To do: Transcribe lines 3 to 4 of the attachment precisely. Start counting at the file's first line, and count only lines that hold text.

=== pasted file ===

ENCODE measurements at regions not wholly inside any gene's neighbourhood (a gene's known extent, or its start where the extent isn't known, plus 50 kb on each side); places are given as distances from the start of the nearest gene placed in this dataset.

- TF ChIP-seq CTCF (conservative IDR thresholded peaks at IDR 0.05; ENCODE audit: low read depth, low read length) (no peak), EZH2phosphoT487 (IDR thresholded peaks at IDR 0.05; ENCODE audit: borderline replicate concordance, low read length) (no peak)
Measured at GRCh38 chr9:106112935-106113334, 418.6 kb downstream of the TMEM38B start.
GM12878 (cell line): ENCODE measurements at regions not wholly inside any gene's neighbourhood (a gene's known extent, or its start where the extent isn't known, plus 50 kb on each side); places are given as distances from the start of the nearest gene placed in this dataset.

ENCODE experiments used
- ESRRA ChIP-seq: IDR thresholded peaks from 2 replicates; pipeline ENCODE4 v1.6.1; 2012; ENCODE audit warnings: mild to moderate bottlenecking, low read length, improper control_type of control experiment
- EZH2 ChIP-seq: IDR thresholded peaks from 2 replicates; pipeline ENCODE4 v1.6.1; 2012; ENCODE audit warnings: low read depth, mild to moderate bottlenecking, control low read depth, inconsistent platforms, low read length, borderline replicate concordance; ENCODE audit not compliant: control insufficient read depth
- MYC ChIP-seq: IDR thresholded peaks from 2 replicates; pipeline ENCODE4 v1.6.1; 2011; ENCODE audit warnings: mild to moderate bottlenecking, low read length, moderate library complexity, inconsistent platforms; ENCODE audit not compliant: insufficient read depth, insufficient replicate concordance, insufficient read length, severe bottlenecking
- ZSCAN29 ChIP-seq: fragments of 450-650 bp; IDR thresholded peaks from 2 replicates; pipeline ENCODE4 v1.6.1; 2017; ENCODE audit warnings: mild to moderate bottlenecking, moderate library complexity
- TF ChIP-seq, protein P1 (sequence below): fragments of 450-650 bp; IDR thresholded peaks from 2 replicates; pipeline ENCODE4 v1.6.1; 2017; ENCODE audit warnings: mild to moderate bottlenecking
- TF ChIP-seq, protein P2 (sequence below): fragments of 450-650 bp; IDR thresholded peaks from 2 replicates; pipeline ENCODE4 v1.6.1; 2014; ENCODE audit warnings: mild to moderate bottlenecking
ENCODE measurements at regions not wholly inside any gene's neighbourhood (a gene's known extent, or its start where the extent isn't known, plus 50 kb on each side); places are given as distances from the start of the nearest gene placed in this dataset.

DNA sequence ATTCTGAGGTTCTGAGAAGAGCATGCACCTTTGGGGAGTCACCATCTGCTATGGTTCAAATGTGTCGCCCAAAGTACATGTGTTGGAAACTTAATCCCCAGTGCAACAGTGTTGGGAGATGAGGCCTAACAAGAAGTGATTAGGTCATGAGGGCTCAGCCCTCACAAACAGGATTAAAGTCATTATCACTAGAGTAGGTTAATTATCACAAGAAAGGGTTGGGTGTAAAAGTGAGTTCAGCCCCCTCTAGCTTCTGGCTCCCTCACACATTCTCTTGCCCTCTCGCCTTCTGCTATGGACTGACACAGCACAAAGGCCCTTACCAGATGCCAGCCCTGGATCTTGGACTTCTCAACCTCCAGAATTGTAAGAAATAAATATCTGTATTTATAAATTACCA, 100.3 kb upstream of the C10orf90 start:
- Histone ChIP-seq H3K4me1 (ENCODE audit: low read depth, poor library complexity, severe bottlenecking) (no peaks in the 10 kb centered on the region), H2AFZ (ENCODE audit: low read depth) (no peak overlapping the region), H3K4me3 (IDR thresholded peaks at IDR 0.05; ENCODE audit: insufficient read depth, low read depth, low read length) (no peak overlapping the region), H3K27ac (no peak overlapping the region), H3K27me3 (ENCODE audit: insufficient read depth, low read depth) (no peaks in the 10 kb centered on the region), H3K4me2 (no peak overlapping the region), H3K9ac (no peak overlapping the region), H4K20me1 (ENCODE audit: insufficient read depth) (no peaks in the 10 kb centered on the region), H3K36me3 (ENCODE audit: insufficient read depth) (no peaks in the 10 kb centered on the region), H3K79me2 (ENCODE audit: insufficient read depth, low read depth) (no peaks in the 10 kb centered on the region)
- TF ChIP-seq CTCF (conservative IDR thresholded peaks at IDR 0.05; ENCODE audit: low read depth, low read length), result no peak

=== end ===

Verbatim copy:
Measured at GRCh38 chr9:106112935-106113334, 418.6 kb downstream of the TMEM38B start.
GM12878 (cell line): ENCODE measurements at regions not wholly inside any gene's neighbourhood (a gene's known extent, or its start where the extent isn't known, plus 50 kb on each side); places are given as distances from the start of the nearest gene placed in this dataset.